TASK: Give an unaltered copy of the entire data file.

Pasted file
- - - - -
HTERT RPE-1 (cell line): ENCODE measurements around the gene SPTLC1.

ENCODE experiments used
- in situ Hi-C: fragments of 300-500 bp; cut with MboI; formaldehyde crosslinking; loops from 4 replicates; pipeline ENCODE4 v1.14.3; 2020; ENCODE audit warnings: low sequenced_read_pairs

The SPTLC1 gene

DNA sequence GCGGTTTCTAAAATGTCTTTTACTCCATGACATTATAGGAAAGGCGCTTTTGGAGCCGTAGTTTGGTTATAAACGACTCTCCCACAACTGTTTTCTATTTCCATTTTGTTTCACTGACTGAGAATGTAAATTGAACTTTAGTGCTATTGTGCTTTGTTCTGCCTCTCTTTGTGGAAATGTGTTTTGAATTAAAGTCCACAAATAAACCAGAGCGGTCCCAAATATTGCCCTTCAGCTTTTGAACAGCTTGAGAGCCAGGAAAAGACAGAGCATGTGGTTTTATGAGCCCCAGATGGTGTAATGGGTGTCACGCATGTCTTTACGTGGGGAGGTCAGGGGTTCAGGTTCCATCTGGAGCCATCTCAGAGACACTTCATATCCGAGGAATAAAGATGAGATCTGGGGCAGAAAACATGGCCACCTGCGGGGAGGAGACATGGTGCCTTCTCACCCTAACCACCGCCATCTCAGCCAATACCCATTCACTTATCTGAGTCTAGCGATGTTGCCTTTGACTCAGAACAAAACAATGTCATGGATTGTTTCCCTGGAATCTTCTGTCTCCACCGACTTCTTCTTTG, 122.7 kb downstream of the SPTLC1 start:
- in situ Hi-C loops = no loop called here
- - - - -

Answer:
HTERT RPE-1 (cell line): ENCODE measurements around the gene SPTLC1.

ENCODE experiments used
- in situ Hi-C: fragments of 300-500 bp; cut with MboI; formaldehyde crosslinking; loops from 4 replicates; pipeline ENCODE4 v1.14.3; 2020; ENCODE audit warnings: low sequenced_read_pairs

The SPTLC1 gene

DNA sequence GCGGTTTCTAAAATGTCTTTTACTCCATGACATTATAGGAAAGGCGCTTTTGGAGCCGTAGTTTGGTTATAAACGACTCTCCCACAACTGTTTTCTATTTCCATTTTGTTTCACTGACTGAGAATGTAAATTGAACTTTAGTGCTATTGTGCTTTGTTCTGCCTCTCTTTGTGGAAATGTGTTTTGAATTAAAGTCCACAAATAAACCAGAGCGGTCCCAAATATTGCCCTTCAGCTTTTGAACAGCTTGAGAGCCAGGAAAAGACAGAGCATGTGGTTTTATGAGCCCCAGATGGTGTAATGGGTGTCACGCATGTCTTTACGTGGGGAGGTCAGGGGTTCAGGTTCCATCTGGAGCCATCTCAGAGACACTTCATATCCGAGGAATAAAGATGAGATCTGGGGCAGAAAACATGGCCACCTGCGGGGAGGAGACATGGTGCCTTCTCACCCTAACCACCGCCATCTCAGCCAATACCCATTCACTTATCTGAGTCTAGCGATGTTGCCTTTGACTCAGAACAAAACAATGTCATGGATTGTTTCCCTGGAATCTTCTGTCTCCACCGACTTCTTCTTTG, 122.7 kb downstream of the SPTLC1 start:
- in situ Hi-C loops = no loop called here